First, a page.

Baseball and Defence
What do baseball and the MoD have in common. No this isn't the start of a bad joke. The answer, surprisingly, is data.
I recently watched Moneyball, a film adapted from the book by Michael Lewis, which is based on the true story of how the Oakland Athletics baseball team reinvented if not the game of baseball itself, then the game of baseball team management. They did this by moving from personal observations about players from scouts with mixed track records, to the use of player analytics to decide which players they bought, looking at one specific metric…which players could put runs on the board. In effect they had moved to evidence based decision making using clear and authoritative data.
So what is the link to Defence? Well, a few weeks ago, my team and I met with a cross section of people from industry to brief them on our recently published Defence Data Strategy and how it mapped out our plans to move Defence towards managing our data as a strategic asset.
Our (MoD's) vision is to create a Defence Data Environment (DDE) and culture that delivers timely, accurate and trustworthy data, managed by subject matter experts and accessible to all who have a right to use it, complimented by strong governance and a skilled workforce that supports innovation and exploitation.
Our intent in the coming years is to create:
A more data-driven organisation, enhancing existing data capabilities and establishing new services to create opportunities for data exploitation.
Removal of current hurdles relating to data access and poor data quality, establishment of authoritative data sources, owned and managed by teams capable of producing and maintaining data of sufficient quality.
Achieving the vision and meeting the intent will see simplified data sharing, improved data quality, stronger accountabilities and responsibilities for data and the acceleration of the establishment of common standards.
So how are we going to achieve this? The strategy has three components: Data Management, Behaviours & Upskilling our people and Leveraging Game Changing Technologies. The latter, I'll cover in another blog.
Our Data Management Principles
We have clear ownership of data in defence. With this comes the responsibility of being a Data Service Provider, that includes the core data management activities such as data acquisition, storage, quality, curation and sharing.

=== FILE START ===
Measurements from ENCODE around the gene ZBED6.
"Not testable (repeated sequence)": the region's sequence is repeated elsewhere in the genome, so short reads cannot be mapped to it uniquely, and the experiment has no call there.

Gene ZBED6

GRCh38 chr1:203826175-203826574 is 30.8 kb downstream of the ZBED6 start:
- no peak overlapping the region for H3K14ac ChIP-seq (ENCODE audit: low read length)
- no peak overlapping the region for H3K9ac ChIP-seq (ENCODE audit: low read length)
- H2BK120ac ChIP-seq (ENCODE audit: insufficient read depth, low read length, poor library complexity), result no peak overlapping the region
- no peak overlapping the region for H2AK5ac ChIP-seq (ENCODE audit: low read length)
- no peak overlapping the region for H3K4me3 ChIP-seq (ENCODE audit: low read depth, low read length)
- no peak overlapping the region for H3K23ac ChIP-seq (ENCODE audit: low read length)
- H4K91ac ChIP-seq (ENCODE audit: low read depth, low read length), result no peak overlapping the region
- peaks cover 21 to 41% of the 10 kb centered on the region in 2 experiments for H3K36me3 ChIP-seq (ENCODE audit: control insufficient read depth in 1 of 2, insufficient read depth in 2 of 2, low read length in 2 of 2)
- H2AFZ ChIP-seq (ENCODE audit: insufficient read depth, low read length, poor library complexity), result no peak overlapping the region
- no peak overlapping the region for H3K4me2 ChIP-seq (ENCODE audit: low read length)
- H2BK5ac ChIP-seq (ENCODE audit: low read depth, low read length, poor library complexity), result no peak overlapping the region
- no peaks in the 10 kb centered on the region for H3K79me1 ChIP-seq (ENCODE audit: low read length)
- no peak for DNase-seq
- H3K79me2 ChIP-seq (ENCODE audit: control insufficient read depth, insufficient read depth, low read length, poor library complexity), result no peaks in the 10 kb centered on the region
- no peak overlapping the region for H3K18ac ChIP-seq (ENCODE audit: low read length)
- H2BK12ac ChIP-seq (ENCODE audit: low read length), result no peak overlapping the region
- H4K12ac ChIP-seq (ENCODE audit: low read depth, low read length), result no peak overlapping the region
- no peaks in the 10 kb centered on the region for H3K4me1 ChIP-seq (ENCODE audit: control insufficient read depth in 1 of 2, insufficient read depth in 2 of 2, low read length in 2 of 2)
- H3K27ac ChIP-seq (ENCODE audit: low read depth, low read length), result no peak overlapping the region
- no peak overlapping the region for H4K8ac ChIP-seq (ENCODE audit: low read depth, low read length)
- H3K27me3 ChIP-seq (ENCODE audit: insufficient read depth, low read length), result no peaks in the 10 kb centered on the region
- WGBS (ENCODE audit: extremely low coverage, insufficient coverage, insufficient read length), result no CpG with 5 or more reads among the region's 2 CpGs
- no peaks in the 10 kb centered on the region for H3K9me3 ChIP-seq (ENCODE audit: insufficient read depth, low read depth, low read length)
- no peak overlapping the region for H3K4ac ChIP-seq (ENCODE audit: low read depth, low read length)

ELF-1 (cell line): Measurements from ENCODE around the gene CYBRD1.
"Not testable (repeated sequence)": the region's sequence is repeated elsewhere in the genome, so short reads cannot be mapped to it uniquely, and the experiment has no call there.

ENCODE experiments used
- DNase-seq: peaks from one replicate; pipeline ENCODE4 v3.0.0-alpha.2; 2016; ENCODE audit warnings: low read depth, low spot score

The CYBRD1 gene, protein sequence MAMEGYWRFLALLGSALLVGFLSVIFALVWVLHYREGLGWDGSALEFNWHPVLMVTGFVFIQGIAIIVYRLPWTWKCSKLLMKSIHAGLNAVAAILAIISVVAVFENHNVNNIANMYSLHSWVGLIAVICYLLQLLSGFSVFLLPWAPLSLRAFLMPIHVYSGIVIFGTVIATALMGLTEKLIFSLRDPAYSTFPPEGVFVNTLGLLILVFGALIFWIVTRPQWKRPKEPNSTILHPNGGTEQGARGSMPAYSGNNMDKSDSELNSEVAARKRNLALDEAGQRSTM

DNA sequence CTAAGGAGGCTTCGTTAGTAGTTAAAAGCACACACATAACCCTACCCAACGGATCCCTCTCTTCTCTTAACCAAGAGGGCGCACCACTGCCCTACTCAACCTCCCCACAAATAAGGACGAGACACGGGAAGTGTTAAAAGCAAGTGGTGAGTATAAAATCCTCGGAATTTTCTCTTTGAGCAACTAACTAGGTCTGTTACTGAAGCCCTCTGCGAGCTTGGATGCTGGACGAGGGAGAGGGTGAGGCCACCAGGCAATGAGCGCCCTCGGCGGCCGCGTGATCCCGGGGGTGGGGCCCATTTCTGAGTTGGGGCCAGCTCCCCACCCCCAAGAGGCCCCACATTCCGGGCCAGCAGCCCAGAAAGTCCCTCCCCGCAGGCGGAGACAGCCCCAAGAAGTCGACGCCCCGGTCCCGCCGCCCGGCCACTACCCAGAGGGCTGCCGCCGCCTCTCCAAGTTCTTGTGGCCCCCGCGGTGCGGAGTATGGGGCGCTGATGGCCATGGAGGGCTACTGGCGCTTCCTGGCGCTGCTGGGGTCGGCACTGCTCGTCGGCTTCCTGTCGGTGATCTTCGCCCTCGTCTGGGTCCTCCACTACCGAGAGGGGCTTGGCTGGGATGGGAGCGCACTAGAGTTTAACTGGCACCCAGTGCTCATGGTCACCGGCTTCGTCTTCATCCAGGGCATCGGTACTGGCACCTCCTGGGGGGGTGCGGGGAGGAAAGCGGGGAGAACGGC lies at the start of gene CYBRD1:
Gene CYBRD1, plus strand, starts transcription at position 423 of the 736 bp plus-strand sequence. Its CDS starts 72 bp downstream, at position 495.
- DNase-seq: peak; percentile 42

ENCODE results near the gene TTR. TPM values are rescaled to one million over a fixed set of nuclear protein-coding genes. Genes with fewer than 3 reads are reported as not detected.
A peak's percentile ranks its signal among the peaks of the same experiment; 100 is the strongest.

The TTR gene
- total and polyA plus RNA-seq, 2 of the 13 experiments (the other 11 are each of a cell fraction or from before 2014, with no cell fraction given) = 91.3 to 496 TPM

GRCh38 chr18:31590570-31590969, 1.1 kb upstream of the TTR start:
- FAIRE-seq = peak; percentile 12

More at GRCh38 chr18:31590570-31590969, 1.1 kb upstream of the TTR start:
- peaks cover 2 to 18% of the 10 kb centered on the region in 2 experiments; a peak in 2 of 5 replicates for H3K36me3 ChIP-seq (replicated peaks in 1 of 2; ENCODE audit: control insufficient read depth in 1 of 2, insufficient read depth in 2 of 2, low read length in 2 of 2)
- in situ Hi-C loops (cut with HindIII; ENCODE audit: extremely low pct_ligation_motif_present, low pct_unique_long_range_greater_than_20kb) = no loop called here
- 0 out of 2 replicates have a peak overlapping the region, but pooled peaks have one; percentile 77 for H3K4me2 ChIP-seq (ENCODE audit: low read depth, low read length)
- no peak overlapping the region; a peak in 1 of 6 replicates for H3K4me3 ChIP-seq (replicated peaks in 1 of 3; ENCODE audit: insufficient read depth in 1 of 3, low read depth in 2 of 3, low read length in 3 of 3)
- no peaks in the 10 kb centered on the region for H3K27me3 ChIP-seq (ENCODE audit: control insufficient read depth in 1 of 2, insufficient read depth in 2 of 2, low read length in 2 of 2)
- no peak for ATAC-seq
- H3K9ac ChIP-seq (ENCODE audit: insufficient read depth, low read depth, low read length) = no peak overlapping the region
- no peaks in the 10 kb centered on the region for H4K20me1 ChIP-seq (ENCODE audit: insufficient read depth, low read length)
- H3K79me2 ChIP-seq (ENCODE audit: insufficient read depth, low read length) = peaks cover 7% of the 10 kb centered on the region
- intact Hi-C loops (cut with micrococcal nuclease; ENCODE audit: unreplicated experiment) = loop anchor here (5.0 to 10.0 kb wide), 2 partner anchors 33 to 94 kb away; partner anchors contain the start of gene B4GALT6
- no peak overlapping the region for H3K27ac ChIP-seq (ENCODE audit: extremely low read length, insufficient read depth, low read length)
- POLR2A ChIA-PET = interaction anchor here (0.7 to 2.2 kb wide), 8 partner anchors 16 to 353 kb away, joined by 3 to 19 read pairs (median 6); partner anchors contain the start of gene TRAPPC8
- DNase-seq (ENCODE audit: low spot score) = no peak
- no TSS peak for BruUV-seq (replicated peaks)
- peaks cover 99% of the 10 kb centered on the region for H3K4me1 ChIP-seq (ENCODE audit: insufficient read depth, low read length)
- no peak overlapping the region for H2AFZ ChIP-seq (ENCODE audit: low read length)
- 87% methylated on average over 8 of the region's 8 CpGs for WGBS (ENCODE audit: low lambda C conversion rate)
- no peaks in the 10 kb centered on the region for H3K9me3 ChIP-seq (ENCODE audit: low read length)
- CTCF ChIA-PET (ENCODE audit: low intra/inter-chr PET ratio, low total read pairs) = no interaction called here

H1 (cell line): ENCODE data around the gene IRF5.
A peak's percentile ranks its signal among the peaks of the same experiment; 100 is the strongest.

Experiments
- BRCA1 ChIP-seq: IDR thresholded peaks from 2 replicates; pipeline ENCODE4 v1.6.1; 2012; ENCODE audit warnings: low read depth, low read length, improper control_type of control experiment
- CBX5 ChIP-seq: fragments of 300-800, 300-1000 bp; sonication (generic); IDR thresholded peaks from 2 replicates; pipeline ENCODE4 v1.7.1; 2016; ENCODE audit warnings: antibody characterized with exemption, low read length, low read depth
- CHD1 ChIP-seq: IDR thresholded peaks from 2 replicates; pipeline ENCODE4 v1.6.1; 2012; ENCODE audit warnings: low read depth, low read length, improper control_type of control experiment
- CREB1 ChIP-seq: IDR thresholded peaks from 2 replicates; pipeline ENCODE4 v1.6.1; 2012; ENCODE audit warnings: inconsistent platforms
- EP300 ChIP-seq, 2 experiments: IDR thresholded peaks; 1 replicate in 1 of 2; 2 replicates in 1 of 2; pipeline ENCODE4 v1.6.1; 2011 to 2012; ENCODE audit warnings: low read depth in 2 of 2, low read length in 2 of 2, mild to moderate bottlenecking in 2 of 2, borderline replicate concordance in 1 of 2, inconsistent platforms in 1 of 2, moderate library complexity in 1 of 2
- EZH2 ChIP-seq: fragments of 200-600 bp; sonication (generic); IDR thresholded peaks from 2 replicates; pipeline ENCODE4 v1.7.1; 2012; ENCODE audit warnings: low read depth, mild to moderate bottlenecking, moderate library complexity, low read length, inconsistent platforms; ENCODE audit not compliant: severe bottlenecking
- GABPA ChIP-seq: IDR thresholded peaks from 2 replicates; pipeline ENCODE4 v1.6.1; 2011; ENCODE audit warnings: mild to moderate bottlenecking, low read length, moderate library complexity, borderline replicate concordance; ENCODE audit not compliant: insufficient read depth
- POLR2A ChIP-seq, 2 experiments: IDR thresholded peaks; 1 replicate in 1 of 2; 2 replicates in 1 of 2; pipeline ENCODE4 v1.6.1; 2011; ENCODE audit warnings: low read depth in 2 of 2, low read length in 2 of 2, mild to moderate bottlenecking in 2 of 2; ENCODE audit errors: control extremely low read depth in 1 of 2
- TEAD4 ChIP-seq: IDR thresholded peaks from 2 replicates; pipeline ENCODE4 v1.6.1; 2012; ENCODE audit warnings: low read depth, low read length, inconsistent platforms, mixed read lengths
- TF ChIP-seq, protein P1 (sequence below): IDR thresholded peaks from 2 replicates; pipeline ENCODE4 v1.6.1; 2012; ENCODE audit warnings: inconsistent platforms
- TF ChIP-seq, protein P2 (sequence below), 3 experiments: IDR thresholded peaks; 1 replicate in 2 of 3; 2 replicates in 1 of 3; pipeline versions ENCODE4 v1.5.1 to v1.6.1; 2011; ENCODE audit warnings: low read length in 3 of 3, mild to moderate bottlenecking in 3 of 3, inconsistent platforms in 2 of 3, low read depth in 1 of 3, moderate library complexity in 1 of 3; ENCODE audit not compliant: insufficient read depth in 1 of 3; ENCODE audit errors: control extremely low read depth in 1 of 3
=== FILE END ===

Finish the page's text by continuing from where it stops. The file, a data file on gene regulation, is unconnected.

Our data is fit for purpose. Building on data management, we will understand the problems we need to solve and acquire the right quality data that enables us to drive the necessary insights
Data is managed through life, meaning that a some point it needs to be archived or removed as it is no longer fit for purpose.
We apply the right level of security to our data ensuring it remains accessible and usable whilst also remaining secure.
Authoritative data sets are established for 'defence wide' data to ensure we use consistent and high quality data in our decision making.
We apply a trust score to our data, eventually ensuring that only trusted data is used or the quality / trust of the data is taken into account when making decisions
Our data is visible and accessible through a pan defence data and API catalogues.
People have the knowledge and skills to manage and use defence data. We have adopted DMBOK as our Data Management standard
Our Data Service Provider and Catalogue approaches are based upon storing our data in a federated set of data warehouses and lakes, rather than one single data lake. This provides us with more flexibility in how we manage our data whilst also enables us to secure our data whilst also providing access where needed.
Behaviours & Upskilling
It is widely recognised that defence does not have enough suitable qualified and experienced people (SQEP) in the Digital and Data space and although we do need to put a clear recruitment strategy in place, we also need to develop our existing people.
As part of our data strategy, we have established the Digital & Data Academy, a blend of Communities, Training and a Digital Skills Marketplace that will help our people develop the skills they need, learn from others and put those new skills into practice.
Communities: We have established our Digital Buddies programme, where a network of tech savvy individuals are making themselves available to share their knowledge with other users improve how they work.
Training: We have built a single one stop shop for all digital and data training, where individuals can identify the development pathway they need and the portal will provide them a range of certified training activities to develop their skills. This service has also been complemented with a range of other activities such as a Code Club, AI Masterclass and Agile Development.
Digital Skills Marketplace: Once our people have developed the necessary skills, we want to give them the opportunity to use them, something that is not always easy in an organisation as silo'd as defence. The Marketplace allows an individual (with their manager's approval) to offer their services for an agreed period of time. Teams who then have a skills shortage, can explore the portal for short term skilled resource. This model both helps our people put their new skills into practice whilst also allowing knowledge transfer between teams
In the short period of time the academy has been running, we have already seen a great uptake in the training resources offered and through our code clubs, we have seen people outside of the core IT teams start to develop solutions to everyday problems.
Our strategy has been well received, both inside and outside of MoD. Our focus now is on implementation, engaging with the wider defence community to start to transform how we manage and use data and to develop a digital and data savvy workforce.
In the coming weeks, I'll post blogs on our AI and Automaton strategy and activities, which are obviously very interlinked with Data and Upskilling.